It stopped the letter being thrown away as the envelope has a lump in it (plus...it was a letter, a physical letter!) as immediately we were intrigued and the cup of tea bit made us all laugh. They didn't get the job...they got the interview though, and they did end up working at the company 9 months later!

The second was someone sent us their CV and it had a QR code on it that says "why I want to work here".

They had bought a URL to point the QR code at: "thisiswhyiwanttoworkat{company}"
and put a two minute video together instead of a cover letter, highlighting what they like about the projects the company was working on and how they thought they could help.

I can't remember if they got the job, but yet again, they got the interview.

I think the crux of what I am saying mirrors point 3 -> stand out!

Do you know what I think would work today (for the right size company...the type you are more likely to be applying to not FAANG), pick up the phone and ask to speak to who is responsible for recruiting.

Tell them you are just researching the company and ask maybe one or two questions about the company culture, expectations, how long the recruiter has been there etc.

When the 50 different applicants come in you might be the only one where the recruiter goes "It's InHu, right, we spoke on the phone"...you are already 50% of the way there!

Anyway, great article! I got distracted and started writing an essay as always instead of what I intended writing, great points and did you get the person you were looking for yet?

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opeolluwa profile image
ADEOYE ADEFEMI OPEOLUWA

Thanks for sharing, if you don't mind I'd like see you write more from the abduance of your exprience.

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inhuofficial profile image
InHuOfficial

What exactly are you hoping for? Is there a particular topic you are hoping to get covered that you haven't seen much on?

I did contemplate writing a piece titled "marketing is the most important skill you can possess as a developer" to explain how "putting your best foot forward" is an important skill many people lack?

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opeolluwa profile image
ADEOYE ADEFEMI OPEOLUWA

Writing CV as a Developer & the tips for getting first job as a developer

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inhuofficial profile image
InHuOfficial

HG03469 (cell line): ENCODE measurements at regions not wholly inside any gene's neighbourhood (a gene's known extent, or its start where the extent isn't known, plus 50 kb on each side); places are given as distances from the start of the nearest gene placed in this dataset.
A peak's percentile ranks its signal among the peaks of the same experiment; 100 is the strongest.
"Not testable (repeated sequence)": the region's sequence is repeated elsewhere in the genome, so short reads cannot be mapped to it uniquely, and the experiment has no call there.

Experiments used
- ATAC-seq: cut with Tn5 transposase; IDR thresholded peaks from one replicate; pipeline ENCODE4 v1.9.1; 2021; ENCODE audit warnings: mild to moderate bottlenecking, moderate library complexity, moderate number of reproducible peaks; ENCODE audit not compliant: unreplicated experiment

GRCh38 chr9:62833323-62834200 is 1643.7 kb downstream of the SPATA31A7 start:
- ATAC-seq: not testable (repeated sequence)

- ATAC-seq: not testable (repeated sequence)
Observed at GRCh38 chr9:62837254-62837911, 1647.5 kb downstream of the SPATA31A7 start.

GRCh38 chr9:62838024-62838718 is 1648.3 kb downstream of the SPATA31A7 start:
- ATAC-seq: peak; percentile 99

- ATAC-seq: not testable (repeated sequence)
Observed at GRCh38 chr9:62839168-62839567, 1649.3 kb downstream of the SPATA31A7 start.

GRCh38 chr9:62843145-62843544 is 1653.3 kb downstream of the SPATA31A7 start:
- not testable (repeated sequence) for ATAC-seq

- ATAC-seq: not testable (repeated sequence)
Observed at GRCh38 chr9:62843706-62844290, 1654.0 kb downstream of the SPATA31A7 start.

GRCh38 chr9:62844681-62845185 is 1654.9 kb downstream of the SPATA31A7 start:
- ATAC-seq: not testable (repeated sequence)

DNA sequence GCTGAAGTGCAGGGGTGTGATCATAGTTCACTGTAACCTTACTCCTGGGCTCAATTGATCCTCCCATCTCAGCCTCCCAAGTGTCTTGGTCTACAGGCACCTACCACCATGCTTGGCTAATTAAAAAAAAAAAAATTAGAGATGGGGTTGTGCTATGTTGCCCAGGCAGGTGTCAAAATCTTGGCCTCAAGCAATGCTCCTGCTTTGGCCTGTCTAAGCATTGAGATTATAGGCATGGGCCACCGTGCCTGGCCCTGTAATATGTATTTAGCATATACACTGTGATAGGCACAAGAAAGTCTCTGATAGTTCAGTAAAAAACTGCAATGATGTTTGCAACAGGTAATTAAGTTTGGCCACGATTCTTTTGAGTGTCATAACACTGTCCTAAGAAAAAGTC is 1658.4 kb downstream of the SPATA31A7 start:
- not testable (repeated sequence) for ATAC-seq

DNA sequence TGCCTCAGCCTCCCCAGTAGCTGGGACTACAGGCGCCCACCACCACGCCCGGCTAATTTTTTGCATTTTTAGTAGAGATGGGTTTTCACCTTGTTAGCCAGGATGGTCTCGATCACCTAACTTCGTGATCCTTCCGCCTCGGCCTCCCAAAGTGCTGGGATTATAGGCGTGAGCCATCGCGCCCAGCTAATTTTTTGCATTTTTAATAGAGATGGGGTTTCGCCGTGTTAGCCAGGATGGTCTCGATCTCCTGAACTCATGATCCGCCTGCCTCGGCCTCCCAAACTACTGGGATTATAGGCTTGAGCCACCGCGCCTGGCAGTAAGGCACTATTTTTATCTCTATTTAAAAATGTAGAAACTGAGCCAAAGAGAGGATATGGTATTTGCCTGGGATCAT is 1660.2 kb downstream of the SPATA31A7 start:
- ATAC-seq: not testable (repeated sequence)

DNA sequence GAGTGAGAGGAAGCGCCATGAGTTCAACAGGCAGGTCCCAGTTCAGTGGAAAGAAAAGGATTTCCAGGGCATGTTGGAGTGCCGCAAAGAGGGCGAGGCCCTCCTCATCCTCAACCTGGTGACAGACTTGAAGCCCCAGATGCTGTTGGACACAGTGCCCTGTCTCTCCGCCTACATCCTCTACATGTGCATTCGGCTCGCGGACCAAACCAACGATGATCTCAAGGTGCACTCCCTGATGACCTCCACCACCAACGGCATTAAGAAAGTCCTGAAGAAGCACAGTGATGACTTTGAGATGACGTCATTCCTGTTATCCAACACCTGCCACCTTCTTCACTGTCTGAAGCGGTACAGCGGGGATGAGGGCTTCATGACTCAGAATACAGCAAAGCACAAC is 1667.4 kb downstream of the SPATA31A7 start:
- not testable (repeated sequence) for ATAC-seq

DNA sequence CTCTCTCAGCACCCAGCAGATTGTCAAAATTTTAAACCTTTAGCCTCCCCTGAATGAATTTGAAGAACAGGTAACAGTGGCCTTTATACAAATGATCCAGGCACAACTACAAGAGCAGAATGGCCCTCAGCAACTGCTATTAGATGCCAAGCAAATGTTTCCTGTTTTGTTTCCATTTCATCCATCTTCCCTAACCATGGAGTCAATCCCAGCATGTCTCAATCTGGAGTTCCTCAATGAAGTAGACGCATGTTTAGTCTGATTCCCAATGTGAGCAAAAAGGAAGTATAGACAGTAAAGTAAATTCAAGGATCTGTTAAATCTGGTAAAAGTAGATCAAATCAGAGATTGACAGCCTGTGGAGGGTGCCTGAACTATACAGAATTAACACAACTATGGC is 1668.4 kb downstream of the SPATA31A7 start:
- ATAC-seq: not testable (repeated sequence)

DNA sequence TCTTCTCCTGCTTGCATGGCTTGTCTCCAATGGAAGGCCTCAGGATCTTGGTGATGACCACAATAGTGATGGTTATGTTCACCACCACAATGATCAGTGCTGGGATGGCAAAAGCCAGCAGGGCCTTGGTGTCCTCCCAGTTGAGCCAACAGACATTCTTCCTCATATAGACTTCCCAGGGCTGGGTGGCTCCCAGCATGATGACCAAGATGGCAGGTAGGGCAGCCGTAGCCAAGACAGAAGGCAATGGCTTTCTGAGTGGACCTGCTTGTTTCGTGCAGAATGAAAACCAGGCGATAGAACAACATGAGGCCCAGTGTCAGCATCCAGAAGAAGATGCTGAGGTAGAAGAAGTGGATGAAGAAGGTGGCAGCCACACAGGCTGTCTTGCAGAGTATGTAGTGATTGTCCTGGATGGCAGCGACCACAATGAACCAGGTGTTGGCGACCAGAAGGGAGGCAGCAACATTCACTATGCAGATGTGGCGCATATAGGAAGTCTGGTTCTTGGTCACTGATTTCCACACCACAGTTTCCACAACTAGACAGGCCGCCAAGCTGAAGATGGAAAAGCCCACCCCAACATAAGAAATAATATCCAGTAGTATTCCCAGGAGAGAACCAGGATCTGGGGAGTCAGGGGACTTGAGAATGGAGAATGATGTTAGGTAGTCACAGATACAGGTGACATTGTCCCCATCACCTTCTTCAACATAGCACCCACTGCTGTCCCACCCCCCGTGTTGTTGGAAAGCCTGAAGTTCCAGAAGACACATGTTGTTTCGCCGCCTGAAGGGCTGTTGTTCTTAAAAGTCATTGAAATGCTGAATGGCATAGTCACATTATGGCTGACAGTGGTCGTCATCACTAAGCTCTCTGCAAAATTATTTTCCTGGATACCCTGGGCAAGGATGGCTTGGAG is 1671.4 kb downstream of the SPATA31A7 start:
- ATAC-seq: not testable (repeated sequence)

@alvaromontoro who wrote this and others would be far better positioned for that.

I have been involved in hiring quite often, but I am rarely part of a typical hiring process and often encourage companies away from typical coding interviews that you are most likely to deal with.

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opeolluwa profile image
ADEOYE ADEFEMI OPEOLUWA

Thank @inhuofficial and yes! Writing on the topic "marketing is the most important skill you can possess as a developer" would be a blessing to start-ups like myself and those who have been in this game for a while, I'll look forward to it.

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opeolluwa profile image
ADEOYE ADEFEMI OPEOLUWA

@alvaromontoro could you please write on tips for getting first job as a developer especiall as it concern writing cover letter and CV

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waylonwalker profile image
Waylon Walker

I've all too often seen links to github profiles that have three repos created 4 days ago, one commit each, no readme, and a sloppy jupyter notebook as the only file. If you are going to link your github, show us you know git, commit somewhat regularly, show us you can communicate, have a good readme, your side project is not expected to be the best code, but it shouldn't have anything detrimentally wrong.

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chrmc7 profile image
Chris ☕️

Thank you very much for posting this. Articles like this are extremely helpful. I especially liked your input on social medias and GitHub. 👍

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blossom profile image
Blossom Babs

Thank you for sharing

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alvaromontoro profile image
Alvaro Montoro Author

Thanks for reading 😊

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opeolluwa profile image
ADEOYE ADEFEMI OPEOLUWA

I'm trusting to get my first job soon as a junior JavaScript Developer and this is of great help